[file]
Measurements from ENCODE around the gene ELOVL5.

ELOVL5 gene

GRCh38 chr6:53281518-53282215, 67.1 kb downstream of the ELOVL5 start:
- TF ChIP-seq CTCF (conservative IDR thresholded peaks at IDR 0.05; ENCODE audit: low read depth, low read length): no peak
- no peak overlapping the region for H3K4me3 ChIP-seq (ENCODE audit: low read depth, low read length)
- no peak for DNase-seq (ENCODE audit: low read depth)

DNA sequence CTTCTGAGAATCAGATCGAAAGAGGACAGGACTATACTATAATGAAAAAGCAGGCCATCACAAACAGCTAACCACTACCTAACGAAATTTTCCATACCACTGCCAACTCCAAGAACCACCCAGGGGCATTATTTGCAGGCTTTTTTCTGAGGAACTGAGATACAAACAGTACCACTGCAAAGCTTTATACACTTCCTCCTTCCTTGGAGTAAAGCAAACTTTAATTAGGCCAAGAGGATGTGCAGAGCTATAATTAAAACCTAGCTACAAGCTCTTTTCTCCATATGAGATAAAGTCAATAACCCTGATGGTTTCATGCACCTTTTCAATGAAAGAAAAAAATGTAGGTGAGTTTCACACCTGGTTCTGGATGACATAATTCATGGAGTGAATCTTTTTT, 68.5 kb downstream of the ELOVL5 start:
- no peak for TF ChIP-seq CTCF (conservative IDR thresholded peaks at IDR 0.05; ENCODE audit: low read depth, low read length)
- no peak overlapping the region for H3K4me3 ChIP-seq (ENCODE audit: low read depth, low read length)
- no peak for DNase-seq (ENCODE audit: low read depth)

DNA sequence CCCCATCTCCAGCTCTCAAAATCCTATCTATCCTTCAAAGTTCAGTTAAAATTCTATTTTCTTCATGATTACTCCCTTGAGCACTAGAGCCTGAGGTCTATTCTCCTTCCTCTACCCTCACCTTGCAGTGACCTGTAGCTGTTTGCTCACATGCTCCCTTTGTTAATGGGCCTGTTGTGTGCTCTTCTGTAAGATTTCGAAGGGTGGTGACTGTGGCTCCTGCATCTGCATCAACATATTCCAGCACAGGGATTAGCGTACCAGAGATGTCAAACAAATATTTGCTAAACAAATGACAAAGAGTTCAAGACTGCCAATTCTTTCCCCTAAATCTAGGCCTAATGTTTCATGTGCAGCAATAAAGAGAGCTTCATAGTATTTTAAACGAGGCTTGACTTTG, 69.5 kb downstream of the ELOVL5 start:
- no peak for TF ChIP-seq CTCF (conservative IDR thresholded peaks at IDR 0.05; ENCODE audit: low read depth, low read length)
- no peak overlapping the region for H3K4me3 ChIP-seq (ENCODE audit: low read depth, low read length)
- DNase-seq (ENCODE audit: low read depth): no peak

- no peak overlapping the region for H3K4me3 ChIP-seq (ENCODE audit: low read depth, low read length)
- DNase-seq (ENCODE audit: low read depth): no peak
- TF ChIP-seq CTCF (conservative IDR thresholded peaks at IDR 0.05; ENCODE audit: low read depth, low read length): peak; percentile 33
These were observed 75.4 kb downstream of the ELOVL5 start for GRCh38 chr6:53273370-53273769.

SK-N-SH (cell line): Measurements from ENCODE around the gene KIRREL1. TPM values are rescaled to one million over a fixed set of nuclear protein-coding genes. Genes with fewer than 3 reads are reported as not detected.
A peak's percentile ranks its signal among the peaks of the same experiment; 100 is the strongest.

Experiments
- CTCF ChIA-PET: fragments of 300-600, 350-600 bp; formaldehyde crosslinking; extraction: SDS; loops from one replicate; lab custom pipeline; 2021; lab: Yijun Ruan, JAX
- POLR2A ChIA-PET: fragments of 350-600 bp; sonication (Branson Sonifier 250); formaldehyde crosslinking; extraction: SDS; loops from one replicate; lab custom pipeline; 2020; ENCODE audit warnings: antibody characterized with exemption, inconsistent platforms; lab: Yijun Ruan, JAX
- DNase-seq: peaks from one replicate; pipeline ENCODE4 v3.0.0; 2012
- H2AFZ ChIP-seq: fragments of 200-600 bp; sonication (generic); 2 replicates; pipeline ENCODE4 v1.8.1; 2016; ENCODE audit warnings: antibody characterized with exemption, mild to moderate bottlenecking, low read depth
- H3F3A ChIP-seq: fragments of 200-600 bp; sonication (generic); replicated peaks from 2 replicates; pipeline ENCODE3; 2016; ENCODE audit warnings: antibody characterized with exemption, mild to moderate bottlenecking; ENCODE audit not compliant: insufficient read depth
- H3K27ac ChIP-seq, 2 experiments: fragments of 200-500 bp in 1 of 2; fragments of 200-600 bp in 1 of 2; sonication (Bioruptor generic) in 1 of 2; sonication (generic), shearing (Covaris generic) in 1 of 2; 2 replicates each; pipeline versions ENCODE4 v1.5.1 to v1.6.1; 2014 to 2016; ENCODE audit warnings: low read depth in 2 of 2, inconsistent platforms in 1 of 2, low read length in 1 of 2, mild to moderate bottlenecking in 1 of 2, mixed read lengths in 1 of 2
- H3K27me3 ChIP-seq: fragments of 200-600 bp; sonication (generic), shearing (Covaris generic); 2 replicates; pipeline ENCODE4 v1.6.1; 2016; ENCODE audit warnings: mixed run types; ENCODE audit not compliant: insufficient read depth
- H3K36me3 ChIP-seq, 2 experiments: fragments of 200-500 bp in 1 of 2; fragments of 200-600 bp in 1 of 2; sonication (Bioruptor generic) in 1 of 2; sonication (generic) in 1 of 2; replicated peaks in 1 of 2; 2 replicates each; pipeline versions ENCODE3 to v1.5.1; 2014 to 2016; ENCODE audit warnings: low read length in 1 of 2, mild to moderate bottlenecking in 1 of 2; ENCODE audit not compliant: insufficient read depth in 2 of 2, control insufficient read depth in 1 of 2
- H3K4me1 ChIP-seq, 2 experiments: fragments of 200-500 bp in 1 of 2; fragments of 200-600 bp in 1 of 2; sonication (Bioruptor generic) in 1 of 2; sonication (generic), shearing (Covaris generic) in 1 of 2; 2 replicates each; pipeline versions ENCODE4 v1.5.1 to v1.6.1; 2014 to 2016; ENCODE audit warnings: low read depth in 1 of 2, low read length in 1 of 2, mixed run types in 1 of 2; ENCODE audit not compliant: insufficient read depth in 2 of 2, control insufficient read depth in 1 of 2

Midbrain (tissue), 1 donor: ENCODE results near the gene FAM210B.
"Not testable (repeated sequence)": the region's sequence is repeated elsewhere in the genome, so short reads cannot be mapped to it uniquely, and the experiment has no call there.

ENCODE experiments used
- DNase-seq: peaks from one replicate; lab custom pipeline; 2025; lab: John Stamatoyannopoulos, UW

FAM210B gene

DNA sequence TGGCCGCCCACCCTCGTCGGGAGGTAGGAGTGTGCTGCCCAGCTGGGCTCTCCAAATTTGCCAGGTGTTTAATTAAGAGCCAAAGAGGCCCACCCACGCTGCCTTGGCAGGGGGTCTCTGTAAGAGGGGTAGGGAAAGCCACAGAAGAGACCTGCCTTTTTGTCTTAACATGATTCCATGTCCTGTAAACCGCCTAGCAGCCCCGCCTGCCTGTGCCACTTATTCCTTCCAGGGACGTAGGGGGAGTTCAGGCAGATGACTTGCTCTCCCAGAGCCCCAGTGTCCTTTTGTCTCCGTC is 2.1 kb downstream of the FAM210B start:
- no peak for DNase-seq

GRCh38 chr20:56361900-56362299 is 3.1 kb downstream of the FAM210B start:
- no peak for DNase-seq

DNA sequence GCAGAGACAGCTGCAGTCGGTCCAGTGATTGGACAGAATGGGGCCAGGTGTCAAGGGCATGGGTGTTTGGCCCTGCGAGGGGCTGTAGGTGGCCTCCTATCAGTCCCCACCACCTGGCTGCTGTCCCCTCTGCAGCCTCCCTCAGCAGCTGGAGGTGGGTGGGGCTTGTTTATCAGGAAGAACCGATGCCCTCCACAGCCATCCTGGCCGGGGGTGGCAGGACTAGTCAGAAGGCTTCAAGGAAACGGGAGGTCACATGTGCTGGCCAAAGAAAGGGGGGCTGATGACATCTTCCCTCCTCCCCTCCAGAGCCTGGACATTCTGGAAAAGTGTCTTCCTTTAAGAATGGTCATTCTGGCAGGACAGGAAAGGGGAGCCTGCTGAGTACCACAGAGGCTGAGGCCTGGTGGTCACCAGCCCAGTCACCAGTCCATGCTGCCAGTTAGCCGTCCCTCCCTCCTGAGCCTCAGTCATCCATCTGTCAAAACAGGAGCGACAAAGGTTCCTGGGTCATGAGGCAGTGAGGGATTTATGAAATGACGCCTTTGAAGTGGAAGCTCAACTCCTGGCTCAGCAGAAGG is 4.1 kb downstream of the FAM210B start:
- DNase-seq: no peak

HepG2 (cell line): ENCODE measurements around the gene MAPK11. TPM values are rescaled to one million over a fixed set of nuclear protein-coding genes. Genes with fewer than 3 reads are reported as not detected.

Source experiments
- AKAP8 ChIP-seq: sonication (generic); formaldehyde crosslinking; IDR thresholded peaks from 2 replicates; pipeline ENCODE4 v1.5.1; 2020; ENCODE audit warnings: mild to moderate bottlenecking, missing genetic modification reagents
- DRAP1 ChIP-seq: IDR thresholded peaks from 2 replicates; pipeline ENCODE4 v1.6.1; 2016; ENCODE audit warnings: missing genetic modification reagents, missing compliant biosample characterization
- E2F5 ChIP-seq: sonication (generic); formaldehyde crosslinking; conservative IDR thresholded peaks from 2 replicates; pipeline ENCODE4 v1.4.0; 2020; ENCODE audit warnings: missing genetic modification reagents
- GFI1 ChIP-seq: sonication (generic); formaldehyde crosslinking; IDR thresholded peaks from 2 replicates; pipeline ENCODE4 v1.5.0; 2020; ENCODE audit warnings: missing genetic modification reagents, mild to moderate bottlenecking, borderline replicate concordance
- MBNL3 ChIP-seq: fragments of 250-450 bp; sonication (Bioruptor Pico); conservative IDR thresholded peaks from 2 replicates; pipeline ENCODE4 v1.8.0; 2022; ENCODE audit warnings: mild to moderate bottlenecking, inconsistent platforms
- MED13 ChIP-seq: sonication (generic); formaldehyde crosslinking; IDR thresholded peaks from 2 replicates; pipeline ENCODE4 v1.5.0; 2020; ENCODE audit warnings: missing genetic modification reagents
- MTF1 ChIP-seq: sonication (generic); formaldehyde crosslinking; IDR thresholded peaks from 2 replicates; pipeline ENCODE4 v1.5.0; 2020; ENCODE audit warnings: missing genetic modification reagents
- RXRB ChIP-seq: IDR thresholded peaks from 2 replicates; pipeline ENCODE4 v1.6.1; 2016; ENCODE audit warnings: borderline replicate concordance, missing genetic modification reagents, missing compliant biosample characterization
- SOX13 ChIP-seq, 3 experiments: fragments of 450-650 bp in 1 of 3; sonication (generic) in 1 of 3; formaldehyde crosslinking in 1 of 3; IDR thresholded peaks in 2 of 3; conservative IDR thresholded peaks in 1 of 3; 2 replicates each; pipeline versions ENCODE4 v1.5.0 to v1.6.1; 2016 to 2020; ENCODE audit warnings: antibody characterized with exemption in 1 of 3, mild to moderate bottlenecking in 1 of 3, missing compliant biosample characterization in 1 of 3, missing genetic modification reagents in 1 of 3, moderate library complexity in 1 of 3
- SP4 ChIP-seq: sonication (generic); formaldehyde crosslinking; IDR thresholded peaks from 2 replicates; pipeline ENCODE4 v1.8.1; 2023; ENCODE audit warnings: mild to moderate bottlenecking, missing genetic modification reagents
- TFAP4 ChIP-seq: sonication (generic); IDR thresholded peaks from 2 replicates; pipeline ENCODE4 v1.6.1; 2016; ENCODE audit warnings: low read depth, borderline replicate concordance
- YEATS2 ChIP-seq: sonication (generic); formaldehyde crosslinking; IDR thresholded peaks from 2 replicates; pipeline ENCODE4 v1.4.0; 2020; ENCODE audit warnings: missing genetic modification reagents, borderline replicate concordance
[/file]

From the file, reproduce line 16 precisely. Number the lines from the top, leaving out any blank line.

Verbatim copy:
- DNase-seq (ENCODE audit: low read depth): no peak